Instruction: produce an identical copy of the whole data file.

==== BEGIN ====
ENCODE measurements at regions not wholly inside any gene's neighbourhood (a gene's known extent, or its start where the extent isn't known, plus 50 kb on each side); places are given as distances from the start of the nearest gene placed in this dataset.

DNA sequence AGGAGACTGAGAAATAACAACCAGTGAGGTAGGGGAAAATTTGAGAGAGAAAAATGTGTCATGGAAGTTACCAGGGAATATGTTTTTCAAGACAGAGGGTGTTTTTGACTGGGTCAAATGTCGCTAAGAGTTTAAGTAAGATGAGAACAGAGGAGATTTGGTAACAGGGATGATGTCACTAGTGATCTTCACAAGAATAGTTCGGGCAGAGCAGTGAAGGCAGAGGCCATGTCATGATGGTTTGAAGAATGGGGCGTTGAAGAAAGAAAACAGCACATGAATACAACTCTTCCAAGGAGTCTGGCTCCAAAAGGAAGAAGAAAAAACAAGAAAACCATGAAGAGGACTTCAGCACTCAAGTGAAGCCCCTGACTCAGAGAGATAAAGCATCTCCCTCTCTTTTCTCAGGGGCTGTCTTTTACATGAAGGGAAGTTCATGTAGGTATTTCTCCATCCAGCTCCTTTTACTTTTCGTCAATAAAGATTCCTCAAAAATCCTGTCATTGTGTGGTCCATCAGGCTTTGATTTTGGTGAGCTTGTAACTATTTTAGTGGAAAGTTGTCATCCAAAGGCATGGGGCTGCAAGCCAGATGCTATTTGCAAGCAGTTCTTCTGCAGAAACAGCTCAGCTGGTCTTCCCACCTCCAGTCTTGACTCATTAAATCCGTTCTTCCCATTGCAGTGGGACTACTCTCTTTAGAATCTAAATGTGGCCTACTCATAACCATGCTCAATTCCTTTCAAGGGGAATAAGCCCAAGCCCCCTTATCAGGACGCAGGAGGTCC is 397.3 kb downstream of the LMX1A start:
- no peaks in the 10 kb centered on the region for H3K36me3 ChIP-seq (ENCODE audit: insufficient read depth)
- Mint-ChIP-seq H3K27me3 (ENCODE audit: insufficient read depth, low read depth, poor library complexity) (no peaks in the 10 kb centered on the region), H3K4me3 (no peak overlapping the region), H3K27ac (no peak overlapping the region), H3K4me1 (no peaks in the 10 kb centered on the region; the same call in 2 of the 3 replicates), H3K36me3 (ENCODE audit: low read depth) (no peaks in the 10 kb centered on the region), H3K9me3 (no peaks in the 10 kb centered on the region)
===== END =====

ENCODE measurements at regions not wholly inside any gene's neighbourhood (a gene's known extent, or its start where the extent isn't known, plus 50 kb on each side); places are given as distances from the start of the nearest gene placed in this dataset.

DNA sequence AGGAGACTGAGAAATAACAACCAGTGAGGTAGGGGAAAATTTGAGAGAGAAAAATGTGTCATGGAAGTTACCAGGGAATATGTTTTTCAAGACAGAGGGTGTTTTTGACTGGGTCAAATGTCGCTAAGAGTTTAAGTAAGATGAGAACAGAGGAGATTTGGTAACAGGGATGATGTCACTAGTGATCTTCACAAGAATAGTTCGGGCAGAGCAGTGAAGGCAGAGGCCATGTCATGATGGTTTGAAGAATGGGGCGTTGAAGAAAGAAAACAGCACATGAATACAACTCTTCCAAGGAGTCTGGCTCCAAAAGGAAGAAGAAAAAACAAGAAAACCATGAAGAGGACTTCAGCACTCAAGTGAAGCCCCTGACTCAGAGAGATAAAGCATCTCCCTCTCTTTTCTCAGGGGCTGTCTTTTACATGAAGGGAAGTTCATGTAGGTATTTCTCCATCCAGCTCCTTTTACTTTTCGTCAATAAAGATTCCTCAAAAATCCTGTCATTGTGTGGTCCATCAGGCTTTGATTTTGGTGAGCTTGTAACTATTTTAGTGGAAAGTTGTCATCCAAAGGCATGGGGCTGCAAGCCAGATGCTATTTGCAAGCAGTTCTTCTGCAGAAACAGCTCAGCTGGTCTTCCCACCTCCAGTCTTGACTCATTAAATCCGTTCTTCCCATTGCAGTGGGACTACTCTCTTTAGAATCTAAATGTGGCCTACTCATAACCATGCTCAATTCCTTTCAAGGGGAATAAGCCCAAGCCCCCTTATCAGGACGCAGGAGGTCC is 397.3 kb downstream of the LMX1A start:
- no peaks in the 10 kb centered on the region for H3K36me3 ChIP-seq (ENCODE audit: insufficient read depth)
- Mint-ChIP-seq H3K27me3 (ENCODE audit: insufficient read depth, low read depth, poor library complexity) (no peaks in the 10 kb centered on the region), H3K4me3 (no peak overlapping the region), H3K27ac (no peak overlapping the region), H3K4me1 (no peaks in the 10 kb centered on the region; the same call in 2 of the 3 replicates), H3K36me3 (ENCODE audit: low read depth) (no peaks in the 10 kb centered on the region), H3K9me3 (no peaks in the 10 kb centered on the region)